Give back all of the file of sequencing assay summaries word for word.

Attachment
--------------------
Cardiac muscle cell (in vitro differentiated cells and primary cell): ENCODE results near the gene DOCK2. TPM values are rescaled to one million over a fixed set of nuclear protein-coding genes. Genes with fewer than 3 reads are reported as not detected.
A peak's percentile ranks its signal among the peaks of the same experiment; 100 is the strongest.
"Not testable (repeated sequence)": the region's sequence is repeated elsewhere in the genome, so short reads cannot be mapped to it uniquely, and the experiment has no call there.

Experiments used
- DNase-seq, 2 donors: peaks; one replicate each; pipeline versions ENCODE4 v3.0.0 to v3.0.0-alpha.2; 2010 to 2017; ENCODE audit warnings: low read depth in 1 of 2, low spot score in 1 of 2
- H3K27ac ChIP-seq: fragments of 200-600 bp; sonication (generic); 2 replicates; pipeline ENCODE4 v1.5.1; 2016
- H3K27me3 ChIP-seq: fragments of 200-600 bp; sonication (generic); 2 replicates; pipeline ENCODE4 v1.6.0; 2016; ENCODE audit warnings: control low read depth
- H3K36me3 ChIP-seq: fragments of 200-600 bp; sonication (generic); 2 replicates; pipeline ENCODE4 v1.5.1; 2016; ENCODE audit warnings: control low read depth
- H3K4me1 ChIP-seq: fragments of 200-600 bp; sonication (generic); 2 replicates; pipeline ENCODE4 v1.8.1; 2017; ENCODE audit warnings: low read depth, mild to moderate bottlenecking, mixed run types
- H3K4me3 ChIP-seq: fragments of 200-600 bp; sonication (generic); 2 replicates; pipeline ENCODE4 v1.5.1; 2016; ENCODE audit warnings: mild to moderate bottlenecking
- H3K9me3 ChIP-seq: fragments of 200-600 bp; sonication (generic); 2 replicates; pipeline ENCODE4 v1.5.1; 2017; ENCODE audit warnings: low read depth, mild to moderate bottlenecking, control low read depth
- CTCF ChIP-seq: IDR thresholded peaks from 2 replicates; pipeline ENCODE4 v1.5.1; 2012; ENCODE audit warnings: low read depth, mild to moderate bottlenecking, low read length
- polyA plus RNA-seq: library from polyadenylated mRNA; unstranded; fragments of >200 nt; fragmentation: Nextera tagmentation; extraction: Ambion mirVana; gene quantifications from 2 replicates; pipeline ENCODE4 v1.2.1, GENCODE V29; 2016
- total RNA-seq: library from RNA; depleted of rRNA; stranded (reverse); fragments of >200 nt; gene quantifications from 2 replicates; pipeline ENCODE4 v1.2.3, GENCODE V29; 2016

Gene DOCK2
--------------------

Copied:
Cardiac muscle cell (in vitro differentiated cells and primary cell): ENCODE results near the gene DOCK2. TPM values are rescaled to one million over a fixed set of nuclear protein-coding genes. Genes with fewer than 3 reads are reported as not detected.
A peak's percentile ranks its signal among the peaks of the same experiment; 100 is the strongest.
"Not testable (repeated sequence)": the region's sequence is repeated elsewhere in the genome, so short reads cannot be mapped to it uniquely, and the experiment has no call there.

Experiments used
- DNase-seq, 2 donors: peaks; one replicate each; pipeline versions ENCODE4 v3.0.0 to v3.0.0-alpha.2; 2010 to 2017; ENCODE audit warnings: low read depth in 1 of 2, low spot score in 1 of 2
- H3K27ac ChIP-seq: fragments of 200-600 bp; sonication (generic); 2 replicates; pipeline ENCODE4 v1.5.1; 2016
- H3K27me3 ChIP-seq: fragments of 200-600 bp; sonication (generic); 2 replicates; pipeline ENCODE4 v1.6.0; 2016; ENCODE audit warnings: control low read depth
- H3K36me3 ChIP-seq: fragments of 200-600 bp; sonication (generic); 2 replicates; pipeline ENCODE4 v1.5.1; 2016; ENCODE audit warnings: control low read depth
- H3K4me1 ChIP-seq: fragments of 200-600 bp; sonication (generic); 2 replicates; pipeline ENCODE4 v1.8.1; 2017; ENCODE audit warnings: low read depth, mild to moderate bottlenecking, mixed run types
- H3K4me3 ChIP-seq: fragments of 200-600 bp; sonication (generic); 2 replicates; pipeline ENCODE4 v1.5.1; 2016; ENCODE audit warnings: mild to moderate bottlenecking
- H3K9me3 ChIP-seq: fragments of 200-600 bp; sonication (generic); 2 replicates; pipeline ENCODE4 v1.5.1; 2017; ENCODE audit warnings: low read depth, mild to moderate bottlenecking, control low read depth
- CTCF ChIP-seq: IDR thresholded peaks from 2 replicates; pipeline ENCODE4 v1.5.1; 2012; ENCODE audit warnings: low read depth, mild to moderate bottlenecking, low read length
- polyA plus RNA-seq: library from polyadenylated mRNA; unstranded; fragments of >200 nt; fragmentation: Nextera tagmentation; extraction: Ambion mirVana; gene quantifications from 2 replicates; pipeline ENCODE4 v1.2.1, GENCODE V29; 2016
- total RNA-seq: library from RNA; depleted of rRNA; stranded (reverse); fragments of >200 nt; gene quantifications from 2 replicates; pipeline ENCODE4 v1.2.3, GENCODE V29; 2016

Gene DOCK2